The pope this morning announced the names of the 19 cardinals he will create on February 22. (Here is the full list.)
There are zero new cardinals from the United States – probably an indication that the pope thinks the U.S. is already overrepresented in the college. (Brazil, with 130 million Catholics, has five voting-age cardinals. The U.S., with 78 million Catholics, has eleven.) Many will be surprised that the archbishop of Los Angeles, José Gómez, wasn’t on the list; that appointment would have given a shot in the arm to California Catholics after the scandal-plagued tenure of Roger Cardinal Mahony. But the pope’s decision was actually a conservative one, based on a longstanding Vatican tradition: When an archdiocese’s previous cardinal is still under 80 and thus eligible to vote in a conclave, his successor is not elevated to the cardinalate. (Pope Benedict XVI broke with this precedent to appoint Boston’s Seán Patrick O’Malley to the cardinalate in 2006, even though his predecessor, Bernard Cardinal Law, was still under 80. But Francis has decided to go back to standard Vatican practice, on this if not on other things.)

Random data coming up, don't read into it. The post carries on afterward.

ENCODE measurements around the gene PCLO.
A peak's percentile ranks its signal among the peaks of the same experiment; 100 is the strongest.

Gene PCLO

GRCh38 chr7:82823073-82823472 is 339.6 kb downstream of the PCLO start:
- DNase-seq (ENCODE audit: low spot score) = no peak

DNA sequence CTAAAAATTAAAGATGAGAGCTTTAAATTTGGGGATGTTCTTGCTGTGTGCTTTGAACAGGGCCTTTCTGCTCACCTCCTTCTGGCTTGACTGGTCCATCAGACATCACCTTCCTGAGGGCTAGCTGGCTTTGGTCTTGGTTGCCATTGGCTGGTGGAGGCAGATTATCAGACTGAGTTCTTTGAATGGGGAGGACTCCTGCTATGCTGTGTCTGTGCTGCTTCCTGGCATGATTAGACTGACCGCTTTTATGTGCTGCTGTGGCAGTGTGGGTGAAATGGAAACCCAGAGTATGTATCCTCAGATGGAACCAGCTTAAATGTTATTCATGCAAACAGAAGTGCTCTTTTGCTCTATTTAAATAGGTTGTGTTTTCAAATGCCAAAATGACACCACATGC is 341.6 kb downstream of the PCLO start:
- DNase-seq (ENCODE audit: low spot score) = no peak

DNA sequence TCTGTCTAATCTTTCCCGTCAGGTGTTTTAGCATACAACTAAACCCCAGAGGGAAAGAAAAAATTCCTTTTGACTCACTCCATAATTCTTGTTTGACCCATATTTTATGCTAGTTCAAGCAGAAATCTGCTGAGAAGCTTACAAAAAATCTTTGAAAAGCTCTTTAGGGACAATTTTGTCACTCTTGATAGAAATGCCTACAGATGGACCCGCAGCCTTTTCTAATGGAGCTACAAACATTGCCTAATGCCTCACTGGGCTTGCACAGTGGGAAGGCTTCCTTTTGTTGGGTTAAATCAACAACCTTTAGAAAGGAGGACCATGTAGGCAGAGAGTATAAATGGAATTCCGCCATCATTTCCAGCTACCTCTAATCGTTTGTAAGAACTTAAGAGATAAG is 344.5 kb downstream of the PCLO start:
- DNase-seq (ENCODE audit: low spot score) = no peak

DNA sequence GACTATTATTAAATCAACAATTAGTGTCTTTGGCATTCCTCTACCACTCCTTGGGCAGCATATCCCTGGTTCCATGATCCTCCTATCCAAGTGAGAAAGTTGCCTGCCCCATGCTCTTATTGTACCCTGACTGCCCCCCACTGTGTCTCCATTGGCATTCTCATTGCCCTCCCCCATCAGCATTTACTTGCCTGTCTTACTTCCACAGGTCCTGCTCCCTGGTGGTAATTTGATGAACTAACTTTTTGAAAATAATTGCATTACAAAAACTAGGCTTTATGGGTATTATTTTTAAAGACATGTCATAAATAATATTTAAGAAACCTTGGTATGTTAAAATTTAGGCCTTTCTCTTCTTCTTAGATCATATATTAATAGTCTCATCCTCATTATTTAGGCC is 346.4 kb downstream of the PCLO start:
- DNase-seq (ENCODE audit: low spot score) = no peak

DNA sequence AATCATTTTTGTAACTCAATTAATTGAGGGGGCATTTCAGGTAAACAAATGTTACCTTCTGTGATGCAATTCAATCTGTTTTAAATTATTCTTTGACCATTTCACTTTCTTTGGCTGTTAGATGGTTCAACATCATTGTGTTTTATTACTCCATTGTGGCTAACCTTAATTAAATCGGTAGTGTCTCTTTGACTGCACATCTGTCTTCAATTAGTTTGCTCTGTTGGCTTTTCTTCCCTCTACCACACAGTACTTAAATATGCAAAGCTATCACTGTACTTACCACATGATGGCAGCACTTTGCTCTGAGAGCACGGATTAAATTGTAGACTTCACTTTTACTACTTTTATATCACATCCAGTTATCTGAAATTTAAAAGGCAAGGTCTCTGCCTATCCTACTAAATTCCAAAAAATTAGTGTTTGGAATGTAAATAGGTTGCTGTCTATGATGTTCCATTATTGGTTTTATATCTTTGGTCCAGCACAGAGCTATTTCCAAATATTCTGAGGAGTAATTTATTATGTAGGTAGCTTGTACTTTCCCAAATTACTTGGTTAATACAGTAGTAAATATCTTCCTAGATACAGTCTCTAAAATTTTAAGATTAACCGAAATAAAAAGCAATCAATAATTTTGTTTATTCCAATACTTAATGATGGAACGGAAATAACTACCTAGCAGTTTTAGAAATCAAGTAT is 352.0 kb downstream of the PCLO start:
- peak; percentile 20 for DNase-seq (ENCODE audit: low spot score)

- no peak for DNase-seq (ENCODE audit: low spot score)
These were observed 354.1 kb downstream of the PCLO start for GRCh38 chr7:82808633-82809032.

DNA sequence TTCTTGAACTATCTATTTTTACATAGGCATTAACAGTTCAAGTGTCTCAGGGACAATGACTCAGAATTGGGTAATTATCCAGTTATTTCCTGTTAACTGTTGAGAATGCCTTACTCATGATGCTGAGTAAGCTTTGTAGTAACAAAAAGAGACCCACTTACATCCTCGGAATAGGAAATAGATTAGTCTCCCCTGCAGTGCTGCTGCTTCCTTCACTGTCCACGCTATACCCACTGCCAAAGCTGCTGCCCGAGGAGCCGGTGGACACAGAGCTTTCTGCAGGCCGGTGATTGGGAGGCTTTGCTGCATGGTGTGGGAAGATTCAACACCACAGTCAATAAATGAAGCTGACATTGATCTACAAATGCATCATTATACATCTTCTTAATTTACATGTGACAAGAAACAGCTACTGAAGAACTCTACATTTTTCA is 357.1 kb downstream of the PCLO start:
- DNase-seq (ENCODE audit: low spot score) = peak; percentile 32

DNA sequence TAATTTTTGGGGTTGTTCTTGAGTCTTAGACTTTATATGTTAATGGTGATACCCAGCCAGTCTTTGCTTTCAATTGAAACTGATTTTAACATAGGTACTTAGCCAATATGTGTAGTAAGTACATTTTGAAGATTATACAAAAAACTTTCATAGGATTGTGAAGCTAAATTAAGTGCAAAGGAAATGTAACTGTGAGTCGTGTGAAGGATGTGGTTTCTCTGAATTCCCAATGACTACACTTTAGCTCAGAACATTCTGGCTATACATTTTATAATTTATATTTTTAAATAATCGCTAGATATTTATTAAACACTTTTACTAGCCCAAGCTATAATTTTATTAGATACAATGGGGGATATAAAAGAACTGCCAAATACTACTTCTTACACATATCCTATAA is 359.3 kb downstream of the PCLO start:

Also notable is that only four voting-age Italians were elevated this time – and that the patriarch of Venice, Francesco Moraglia, was not among them. The patriarch of Venice is almost always a cardinal; indeed, in just the last century, three of them went on to be elected pope.
One of these was Bl. John XXIII — to whom Pope Francis gave a shout-out today by naming his secretary a cardinal. If you followed Catholic stuff in the Sixties and Seventies, Msgr. Loris Capovilla was one of the names you’d hear quite frequently, because he had been Pope John’s closest collaborator and kept the flame of that particular pontifical legacy alive. He is now 98, and will, on February 22, become both the oldest and the newest member of the College of Cardinals.